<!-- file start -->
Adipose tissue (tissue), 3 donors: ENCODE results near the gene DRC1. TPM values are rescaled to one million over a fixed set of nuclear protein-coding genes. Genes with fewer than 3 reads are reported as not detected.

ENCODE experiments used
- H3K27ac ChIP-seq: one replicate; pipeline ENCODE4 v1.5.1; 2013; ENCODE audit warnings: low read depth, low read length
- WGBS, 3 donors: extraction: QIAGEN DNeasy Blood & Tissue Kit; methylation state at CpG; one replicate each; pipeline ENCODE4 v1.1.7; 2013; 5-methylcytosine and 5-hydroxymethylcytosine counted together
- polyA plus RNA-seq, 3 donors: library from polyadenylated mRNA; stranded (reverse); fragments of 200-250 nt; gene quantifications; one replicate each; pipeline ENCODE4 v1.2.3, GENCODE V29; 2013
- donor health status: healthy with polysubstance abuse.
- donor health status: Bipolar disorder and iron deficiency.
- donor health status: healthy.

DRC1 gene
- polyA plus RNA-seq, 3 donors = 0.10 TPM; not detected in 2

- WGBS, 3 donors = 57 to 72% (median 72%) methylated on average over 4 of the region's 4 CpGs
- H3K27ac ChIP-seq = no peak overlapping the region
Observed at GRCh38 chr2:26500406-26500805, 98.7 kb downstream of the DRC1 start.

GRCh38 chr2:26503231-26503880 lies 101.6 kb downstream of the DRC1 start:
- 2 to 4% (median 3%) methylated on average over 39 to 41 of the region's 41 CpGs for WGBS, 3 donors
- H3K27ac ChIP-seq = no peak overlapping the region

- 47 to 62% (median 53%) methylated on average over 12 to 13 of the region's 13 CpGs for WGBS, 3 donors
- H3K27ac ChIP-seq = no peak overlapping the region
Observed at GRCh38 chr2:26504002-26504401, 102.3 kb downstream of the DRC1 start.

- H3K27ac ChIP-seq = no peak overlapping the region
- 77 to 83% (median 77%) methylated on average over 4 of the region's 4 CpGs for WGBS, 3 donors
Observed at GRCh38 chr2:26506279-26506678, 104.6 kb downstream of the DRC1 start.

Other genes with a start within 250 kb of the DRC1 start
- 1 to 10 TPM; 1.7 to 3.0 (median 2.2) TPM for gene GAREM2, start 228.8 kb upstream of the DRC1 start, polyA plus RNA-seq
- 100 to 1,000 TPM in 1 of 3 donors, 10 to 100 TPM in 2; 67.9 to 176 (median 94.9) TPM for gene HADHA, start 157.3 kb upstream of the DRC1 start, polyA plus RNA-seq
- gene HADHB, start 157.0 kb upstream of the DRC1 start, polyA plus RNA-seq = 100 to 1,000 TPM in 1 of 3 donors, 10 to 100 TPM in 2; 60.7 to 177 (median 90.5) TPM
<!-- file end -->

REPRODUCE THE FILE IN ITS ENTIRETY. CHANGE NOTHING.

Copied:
Adipose tissue (tissue), 3 donors: ENCODE results near the gene DRC1. TPM values are rescaled to one million over a fixed set of nuclear protein-coding genes. Genes with fewer than 3 reads are reported as not detected.

ENCODE experiments used
- H3K27ac ChIP-seq: one replicate; pipeline ENCODE4 v1.5.1; 2013; ENCODE audit warnings: low read depth, low read length
- WGBS, 3 donors: extraction: QIAGEN DNeasy Blood & Tissue Kit; methylation state at CpG; one replicate each; pipeline ENCODE4 v1.1.7; 2013; 5-methylcytosine and 5-hydroxymethylcytosine counted together
- polyA plus RNA-seq, 3 donors: library from polyadenylated mRNA; stranded (reverse); fragments of 200-250 nt; gene quantifications; one replicate each; pipeline ENCODE4 v1.2.3, GENCODE V29; 2013
- donor health status: healthy with polysubstance abuse.
- donor health status: Bipolar disorder and iron deficiency.
- donor health status: healthy.

DRC1 gene
- polyA plus RNA-seq, 3 donors = 0.10 TPM; not detected in 2

- WGBS, 3 donors = 57 to 72% (median 72%) methylated on average over 4 of the region's 4 CpGs
- H3K27ac ChIP-seq = no peak overlapping the region
Observed at GRCh38 chr2:26500406-26500805, 98.7 kb downstream of the DRC1 start.

GRCh38 chr2:26503231-26503880 lies 101.6 kb downstream of the DRC1 start:
- 2 to 4% (median 3%) methylated on average over 39 to 41 of the region's 41 CpGs for WGBS, 3 donors
- H3K27ac ChIP-seq = no peak overlapping the region

- 47 to 62% (median 53%) methylated on average over 12 to 13 of the region's 13 CpGs for WGBS, 3 donors
- H3K27ac ChIP-seq = no peak overlapping the region
Observed at GRCh38 chr2:26504002-26504401, 102.3 kb downstream of the DRC1 start.

- H3K27ac ChIP-seq = no peak overlapping the region
- 77 to 83% (median 77%) methylated on average over 4 of the region's 4 CpGs for WGBS, 3 donors
Observed at GRCh38 chr2:26506279-26506678, 104.6 kb downstream of the DRC1 start.

Other genes with a start within 250 kb of the DRC1 start
- 1 to 10 TPM; 1.7 to 3.0 (median 2.2) TPM for gene GAREM2, start 228.8 kb upstream of the DRC1 start, polyA plus RNA-seq
- 100 to 1,000 TPM in 1 of 3 donors, 10 to 100 TPM in 2; 67.9 to 176 (median 94.9) TPM for gene HADHA, start 157.3 kb upstream of the DRC1 start, polyA plus RNA-seq
- gene HADHB, start 157.0 kb upstream of the DRC1 start, polyA plus RNA-seq = 100 to 1,000 TPM in 1 of 3 donors, 10 to 100 TPM in 2; 60.7 to 177 (median 90.5) TPM